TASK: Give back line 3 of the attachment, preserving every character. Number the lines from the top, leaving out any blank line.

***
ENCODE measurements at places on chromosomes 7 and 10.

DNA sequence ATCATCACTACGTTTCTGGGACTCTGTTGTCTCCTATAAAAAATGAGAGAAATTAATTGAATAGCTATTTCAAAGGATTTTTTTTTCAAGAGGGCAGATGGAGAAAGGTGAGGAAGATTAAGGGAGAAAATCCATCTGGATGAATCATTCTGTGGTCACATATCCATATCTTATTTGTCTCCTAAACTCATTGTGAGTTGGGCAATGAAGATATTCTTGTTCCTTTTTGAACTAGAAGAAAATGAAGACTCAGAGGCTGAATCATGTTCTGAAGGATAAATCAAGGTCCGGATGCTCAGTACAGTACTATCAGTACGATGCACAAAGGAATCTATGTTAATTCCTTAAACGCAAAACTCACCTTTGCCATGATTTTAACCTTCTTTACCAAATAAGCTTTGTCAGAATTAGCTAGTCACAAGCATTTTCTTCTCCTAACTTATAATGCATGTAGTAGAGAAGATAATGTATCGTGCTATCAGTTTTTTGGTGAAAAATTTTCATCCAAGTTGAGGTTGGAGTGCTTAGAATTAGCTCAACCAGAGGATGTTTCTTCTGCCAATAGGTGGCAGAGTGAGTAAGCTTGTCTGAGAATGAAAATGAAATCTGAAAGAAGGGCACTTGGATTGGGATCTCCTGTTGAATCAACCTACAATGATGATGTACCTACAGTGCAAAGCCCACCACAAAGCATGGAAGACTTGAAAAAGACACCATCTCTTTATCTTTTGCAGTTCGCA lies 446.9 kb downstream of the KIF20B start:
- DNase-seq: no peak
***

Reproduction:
- DNase-seq: no peak